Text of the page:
• Allergies (IgE reactions)
  • Diamine Oxidase (DAO) deficiency (enzyme that breaks down histamine)

Histamine-rich foods:

  • Fermented alcohol like wine, champagne, and beer
  • Vinegar-containing foods: pickles, mayonnaise, olives
  • Soured foods: sour cream, sour milk, buttermilk, soured bread, etc
  • Fermented foods: sauerkraut, vinegar, soy sauce, kefir, yogurt, kombucha, etc

Histamine-Releasing Foods:

  • Alcohol
  • Bananas
  • Chocolate
  • Cow’s Milk
  • Nuts
  • Papaya
  • Pineapple
  • Shellfish
  • Strawberries
  • Tomatoes
  • Wheat Germ
  • Many artificial preservatives and dyes

Avoid high histamine foods: Vinegar containing foods, sour foods, fermented foods, aged meats and cheeses, alcohol (especially wine), most citrus fruits, dry fruit, avocados, smoked foods and add in a DAO supplement.

Reduce stress, reduce inflammatory and high histamine foods, reduce heavy metals and environmental toxins.

Eliminate and Reintroduction of Histamine Foods

Elimination diets are the gold standard for identifying food intolerances, sensitivities and allergies through diet. Remove problematic foods for 30 days and reintroduce them one at a time, while testing for symptoms.

Medications and Sleep

Medications being taken or substances being used, such as alcohol can also cause sleep problems. They may block parts of your sleep cycles or disable the natural onset of the different sleep phases and cause fragmented sleep.

For example, according to the National Sleep Foundation, some medications, including those for high blood pressure and asthma, can keep you up all night, while others, like cough, cold, and flu medications, can disrupt sleep. And certain medications, such as antihistamines, can cause daytime drowsiness. In fact, sleepiness is one of the most common side effects of medications.

Why do we take Antihistamines Medications?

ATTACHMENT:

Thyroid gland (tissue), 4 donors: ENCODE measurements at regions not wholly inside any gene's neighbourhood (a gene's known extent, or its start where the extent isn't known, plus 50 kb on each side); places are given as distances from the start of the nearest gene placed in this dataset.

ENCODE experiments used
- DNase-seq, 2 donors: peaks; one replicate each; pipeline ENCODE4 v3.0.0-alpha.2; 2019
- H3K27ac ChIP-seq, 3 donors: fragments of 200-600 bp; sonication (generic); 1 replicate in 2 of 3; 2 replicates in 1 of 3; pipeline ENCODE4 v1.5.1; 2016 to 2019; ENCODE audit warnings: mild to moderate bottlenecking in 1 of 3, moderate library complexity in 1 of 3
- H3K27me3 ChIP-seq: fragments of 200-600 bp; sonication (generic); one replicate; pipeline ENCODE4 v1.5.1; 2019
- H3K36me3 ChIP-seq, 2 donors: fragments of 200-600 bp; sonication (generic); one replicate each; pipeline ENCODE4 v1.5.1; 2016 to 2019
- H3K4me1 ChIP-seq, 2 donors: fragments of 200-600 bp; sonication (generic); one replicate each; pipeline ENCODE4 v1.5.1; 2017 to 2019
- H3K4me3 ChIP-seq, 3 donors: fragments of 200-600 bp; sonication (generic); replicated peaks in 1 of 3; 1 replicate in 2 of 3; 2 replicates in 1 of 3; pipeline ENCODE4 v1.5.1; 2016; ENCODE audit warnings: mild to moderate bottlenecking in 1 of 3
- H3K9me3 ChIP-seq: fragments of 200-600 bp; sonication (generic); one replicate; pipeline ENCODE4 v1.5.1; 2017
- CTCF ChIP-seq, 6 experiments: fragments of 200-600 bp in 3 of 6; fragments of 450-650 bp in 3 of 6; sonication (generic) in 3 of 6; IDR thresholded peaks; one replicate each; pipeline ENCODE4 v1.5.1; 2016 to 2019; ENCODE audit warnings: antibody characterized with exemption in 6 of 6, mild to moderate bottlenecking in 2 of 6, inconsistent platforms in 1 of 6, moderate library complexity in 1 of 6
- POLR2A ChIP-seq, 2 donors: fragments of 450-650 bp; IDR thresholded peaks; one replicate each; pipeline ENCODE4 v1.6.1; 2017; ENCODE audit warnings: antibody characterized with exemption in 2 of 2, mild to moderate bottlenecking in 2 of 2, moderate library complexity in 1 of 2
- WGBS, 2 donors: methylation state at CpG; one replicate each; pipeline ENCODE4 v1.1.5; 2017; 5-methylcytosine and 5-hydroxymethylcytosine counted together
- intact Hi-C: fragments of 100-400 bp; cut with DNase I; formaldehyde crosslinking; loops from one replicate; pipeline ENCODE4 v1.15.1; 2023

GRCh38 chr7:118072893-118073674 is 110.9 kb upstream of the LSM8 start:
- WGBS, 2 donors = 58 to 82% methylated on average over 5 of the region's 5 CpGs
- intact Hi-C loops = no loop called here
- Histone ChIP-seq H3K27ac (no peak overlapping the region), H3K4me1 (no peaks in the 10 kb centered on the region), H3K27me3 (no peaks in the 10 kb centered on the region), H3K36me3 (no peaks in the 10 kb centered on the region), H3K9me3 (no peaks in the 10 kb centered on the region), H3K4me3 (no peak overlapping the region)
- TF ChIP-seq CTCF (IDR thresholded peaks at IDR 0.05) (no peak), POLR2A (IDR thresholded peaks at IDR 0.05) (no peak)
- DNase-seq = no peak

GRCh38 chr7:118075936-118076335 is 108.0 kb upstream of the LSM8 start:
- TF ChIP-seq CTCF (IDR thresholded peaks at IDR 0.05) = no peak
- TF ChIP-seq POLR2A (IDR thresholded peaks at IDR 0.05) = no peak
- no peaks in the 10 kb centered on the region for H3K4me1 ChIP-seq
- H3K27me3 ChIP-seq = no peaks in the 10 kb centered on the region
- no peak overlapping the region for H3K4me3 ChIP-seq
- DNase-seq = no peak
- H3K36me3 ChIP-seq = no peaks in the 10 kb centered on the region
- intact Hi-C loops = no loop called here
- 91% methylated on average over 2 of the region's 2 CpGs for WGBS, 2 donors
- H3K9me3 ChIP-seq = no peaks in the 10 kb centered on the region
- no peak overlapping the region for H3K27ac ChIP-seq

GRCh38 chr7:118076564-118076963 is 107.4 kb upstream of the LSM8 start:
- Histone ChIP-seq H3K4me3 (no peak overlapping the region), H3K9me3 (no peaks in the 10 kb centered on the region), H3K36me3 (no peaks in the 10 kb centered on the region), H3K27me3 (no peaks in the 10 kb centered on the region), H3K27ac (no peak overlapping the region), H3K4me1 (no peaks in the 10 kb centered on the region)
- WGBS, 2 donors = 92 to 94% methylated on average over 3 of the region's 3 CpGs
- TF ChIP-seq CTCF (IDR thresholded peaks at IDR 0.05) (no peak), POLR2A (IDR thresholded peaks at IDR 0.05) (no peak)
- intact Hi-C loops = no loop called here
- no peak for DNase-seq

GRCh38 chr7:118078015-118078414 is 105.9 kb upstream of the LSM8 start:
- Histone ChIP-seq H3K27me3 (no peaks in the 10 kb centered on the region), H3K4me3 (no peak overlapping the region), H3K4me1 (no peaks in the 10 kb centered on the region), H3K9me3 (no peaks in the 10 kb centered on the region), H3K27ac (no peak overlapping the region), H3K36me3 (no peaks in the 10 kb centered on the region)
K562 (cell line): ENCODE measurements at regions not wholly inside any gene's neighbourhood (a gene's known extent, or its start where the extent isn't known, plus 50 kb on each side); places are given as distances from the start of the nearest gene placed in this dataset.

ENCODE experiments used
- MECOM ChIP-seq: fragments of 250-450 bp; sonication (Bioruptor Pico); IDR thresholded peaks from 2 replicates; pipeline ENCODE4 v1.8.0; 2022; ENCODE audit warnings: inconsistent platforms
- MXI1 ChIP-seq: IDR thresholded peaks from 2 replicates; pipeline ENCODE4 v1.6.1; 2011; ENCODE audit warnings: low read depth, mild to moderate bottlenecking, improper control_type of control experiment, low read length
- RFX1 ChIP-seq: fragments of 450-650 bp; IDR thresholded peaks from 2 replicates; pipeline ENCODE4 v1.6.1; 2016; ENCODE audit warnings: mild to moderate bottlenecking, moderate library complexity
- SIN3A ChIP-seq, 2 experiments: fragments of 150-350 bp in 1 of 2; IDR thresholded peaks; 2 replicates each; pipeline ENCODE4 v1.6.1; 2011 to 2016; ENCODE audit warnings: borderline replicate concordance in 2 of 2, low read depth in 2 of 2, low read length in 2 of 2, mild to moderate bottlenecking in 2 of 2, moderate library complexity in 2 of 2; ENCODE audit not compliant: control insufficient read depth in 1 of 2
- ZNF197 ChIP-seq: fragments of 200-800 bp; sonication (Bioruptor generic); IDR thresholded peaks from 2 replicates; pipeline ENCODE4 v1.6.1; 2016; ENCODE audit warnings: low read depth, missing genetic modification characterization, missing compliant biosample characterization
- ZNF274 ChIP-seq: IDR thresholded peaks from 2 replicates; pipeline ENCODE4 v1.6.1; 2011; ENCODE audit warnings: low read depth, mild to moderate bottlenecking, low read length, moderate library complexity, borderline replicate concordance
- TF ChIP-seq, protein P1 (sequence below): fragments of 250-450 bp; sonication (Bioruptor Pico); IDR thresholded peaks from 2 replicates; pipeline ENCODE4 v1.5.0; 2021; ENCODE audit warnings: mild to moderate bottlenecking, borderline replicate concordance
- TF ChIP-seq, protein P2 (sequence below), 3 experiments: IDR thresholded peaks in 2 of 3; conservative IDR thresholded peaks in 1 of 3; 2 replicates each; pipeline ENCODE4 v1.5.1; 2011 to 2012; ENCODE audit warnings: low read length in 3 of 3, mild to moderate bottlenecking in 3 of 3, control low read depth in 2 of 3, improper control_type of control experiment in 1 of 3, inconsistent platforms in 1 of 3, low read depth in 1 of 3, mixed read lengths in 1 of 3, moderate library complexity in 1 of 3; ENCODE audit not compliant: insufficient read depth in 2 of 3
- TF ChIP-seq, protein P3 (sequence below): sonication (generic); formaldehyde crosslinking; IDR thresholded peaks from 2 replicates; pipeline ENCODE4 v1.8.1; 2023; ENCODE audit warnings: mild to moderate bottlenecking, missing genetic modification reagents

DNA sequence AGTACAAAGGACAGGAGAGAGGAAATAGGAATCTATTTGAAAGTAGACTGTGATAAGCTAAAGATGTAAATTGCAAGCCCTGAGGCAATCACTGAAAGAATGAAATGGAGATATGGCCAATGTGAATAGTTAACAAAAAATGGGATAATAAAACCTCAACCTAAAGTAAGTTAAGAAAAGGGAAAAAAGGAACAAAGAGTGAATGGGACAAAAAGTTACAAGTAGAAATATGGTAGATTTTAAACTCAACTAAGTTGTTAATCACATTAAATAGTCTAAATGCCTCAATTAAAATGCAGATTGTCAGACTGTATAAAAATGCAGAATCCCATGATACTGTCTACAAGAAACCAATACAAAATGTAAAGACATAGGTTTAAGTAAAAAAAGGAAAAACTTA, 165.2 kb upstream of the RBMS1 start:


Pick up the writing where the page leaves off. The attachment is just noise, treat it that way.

Antihistamines are medicines that calm down allergy systems. The immune system will raise its defenses every time it detects the presence of the offending substance, or allergen. IgE reactions to food or environmental allergens causes the immune system’s antibodies pick up an allergen molecule and carries it to a white blood cell called mast cells, which trigger the release of histamine. While pollen, pet dander and dust may seem harmless, your immune systems sees them as a threat. This also applies to a food allergy and triggers an allergic reaction in your gut.

We take antihistamines to help reduce congestion, sneezing, coughing, and allergy symptoms but it also affects our sleep. They block the receptors that respond to histamine. Using antihistamines, reduces histamine in the brain and that’s why we feel drowsy sometimes. In fact, most medications marketed as sleep aids contain an antihistamine for this reason.

Other over-the-counter (OTC) medicines that can contribute to sleep problems are cough, cold, and flu medications that contain alcohol, that prevent REM sleep and headache and pain medications that contain caffeine. Many prescribed or over the counter medications can interfere with sleep as a side effect. Sleepiness is one of the most common side effects of medications including antihistamines.


What To Know About Histamine Intolerance & Eating A Low-Histamine Diet

Amy Myers – All About Histamine Intolerance

How Medicines can Affect Sleep